Dave’s 883 Sportster chop
If you’re going to chop a Harley it should look meaner than a junkyard dog and twice as skinny. Dave, who owns this one, certainly thinks so. It’s a late 1990s 883 Sportster built into a Fenland Choppers frame. It arrived as a runner, but with the enormous stock loom hanging off. “Make it minimal,” was Dave’s brief.
First the bike needed a long stay in Scott’s fabrication shop next door, where it acquired brackets for the choke lever, ignition switch, lockstops, ignition coil, front indicators and Daytona speedo. Scott loves making parts that suit a bike’s look, so he really got into the groove. The rivetted brass/steel lockstop/indicator brackets are one of the best things he’s done.
There was very little room on the bike to hide electrical items or plugs, so we had to resort to extreme measures. Most of the connections under the tank use Deutsch pins with heat shrink, while the fuses, starter relay and flasher unit live in a little electrics cupboard under the seat, behind the big round oil tank.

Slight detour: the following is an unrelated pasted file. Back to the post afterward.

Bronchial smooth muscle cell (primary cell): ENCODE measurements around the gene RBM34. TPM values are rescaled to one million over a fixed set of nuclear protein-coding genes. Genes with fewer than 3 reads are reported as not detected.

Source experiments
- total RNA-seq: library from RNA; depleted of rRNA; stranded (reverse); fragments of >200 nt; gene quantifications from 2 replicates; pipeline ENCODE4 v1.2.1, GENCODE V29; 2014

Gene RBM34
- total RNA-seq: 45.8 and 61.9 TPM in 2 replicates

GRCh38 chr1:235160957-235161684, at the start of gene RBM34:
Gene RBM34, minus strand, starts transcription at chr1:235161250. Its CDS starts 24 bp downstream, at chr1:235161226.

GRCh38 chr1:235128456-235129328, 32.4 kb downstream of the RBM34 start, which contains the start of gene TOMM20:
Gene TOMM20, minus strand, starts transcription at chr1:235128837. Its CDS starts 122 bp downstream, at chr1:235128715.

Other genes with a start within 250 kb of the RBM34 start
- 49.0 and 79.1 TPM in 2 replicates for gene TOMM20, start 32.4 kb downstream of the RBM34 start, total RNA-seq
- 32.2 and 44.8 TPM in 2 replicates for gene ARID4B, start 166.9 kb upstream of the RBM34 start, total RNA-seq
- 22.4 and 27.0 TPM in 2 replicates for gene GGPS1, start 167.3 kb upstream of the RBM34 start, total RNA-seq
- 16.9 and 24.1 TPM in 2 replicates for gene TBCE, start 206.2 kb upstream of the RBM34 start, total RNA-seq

You need a special flasher unit to operate Harley’s push-button indicator switches. (The original Harley one works fine, but it’s huge so it’s no good on a custom bike.) We went for one made by a German outfit called Axel Joost. It costs £50 from Digital Speedos, which is a lot less than Motogadget’s version.
As with all Harleys, the loom is simple – but fitting it isn’t. But it fired up first prod! The pipes are surprisingly quiet, due to having baffles inside, though the top one is very close to your right leg. I’m sure Dave will get used to it. It’s an awesome motorcycle.